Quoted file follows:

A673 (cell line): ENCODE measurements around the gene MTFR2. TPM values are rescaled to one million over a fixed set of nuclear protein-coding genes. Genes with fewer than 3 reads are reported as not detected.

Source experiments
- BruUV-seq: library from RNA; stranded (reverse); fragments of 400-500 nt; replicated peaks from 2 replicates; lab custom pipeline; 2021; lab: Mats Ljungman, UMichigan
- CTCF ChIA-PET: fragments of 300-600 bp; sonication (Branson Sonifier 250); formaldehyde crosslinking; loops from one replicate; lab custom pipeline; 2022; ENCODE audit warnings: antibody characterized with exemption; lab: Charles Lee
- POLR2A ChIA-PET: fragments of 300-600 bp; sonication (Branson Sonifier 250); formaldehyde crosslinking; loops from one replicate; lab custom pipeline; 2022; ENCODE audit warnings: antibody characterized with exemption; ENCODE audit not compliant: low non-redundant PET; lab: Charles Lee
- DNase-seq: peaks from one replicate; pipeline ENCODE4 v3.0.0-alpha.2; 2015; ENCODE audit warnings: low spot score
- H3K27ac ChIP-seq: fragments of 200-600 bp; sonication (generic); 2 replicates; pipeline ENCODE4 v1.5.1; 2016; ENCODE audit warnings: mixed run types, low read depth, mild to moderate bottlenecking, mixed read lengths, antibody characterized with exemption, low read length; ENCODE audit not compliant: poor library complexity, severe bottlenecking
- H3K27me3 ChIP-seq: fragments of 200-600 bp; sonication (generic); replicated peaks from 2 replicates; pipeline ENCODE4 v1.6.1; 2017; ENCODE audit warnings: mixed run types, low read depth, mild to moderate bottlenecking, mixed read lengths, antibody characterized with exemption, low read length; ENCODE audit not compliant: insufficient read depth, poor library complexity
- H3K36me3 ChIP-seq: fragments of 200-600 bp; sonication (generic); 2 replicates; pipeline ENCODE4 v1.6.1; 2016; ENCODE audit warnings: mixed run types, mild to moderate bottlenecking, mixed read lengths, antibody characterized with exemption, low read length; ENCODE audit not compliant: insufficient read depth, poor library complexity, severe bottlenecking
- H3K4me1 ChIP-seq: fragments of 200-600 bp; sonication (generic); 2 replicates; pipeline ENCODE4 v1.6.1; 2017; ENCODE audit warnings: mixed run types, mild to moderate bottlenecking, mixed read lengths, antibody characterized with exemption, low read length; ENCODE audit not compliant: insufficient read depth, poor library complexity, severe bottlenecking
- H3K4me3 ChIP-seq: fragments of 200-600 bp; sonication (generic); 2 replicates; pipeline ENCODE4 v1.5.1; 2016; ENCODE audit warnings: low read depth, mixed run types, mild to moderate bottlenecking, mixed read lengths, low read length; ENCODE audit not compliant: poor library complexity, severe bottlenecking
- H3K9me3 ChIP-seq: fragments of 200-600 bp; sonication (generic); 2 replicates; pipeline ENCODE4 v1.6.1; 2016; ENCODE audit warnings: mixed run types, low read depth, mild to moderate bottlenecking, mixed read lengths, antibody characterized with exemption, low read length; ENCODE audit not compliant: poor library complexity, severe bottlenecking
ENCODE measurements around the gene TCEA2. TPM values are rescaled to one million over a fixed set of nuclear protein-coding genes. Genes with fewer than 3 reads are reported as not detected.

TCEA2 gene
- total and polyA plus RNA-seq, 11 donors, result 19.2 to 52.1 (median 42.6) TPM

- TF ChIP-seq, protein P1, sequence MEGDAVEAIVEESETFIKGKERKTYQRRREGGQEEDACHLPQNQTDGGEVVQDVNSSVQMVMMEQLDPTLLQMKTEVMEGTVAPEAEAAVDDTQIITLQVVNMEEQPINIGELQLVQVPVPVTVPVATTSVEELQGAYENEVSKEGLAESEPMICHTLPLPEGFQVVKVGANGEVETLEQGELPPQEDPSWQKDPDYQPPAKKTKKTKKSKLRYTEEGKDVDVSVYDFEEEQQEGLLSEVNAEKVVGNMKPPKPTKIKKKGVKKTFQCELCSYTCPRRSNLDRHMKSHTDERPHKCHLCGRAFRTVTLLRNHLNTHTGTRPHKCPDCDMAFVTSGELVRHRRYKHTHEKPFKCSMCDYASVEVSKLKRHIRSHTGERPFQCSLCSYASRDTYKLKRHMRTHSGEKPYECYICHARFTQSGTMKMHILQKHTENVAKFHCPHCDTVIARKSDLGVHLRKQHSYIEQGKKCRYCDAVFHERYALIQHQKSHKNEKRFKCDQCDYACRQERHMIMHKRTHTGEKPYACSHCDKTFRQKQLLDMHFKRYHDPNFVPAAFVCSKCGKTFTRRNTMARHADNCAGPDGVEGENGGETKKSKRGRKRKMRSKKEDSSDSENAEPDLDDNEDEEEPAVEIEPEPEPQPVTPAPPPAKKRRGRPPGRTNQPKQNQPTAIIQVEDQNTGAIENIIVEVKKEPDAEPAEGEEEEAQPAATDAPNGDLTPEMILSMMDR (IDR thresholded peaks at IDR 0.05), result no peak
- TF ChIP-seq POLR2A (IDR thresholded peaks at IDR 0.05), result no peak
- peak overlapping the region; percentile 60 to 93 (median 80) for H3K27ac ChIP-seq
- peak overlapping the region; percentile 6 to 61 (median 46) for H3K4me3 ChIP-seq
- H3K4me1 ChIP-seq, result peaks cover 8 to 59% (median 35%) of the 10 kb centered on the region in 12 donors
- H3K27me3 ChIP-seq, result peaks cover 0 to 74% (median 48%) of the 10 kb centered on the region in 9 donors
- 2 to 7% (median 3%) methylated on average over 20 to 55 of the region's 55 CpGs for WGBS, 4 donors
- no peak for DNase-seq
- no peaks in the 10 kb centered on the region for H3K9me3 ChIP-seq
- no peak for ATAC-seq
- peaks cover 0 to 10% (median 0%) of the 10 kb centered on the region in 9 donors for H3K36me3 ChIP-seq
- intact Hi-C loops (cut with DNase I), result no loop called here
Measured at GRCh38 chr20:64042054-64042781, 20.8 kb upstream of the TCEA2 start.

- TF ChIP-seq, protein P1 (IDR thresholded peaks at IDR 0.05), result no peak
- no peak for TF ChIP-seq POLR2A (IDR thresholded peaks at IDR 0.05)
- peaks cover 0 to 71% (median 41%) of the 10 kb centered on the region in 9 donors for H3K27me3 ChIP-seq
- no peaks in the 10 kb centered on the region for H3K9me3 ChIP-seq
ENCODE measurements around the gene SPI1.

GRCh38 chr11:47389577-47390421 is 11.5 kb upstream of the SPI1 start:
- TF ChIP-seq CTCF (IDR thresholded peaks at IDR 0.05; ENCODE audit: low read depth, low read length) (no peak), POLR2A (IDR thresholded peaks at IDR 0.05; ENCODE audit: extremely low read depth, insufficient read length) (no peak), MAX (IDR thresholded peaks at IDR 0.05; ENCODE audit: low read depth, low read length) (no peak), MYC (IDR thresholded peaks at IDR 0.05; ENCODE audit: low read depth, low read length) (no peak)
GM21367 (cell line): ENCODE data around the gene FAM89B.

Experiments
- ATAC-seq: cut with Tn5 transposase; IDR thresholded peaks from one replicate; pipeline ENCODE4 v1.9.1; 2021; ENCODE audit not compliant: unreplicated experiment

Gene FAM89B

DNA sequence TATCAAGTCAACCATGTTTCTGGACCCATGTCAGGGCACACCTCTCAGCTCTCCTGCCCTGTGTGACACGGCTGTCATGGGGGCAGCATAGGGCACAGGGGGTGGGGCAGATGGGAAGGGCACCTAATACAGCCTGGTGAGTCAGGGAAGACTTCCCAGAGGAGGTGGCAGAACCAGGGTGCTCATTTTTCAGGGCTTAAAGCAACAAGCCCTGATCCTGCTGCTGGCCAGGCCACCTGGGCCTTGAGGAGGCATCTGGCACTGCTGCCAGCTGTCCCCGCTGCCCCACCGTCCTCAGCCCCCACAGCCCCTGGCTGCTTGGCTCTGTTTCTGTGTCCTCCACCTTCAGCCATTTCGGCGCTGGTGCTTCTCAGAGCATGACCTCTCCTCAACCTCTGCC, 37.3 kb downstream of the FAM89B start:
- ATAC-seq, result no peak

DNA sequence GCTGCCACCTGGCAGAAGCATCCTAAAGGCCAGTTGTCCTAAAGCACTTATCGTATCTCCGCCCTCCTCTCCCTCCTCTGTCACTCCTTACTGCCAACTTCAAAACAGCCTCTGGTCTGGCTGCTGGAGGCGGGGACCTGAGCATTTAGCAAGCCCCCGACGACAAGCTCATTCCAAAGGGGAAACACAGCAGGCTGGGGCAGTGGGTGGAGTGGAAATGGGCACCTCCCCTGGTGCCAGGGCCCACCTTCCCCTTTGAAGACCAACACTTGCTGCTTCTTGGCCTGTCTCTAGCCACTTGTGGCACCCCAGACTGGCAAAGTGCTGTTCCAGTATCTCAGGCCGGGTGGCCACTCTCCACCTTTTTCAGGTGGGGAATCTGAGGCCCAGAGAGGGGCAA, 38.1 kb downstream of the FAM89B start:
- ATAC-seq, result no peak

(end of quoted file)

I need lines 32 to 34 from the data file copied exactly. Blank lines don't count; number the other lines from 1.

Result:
- no peaks in the 10 kb centered on the region for H3K9me3 ChIP-seq
ENCODE measurements around the gene SPI1.

GRCh38 chr11:47389577-47390421 is 11.5 kb upstream of the SPI1 start: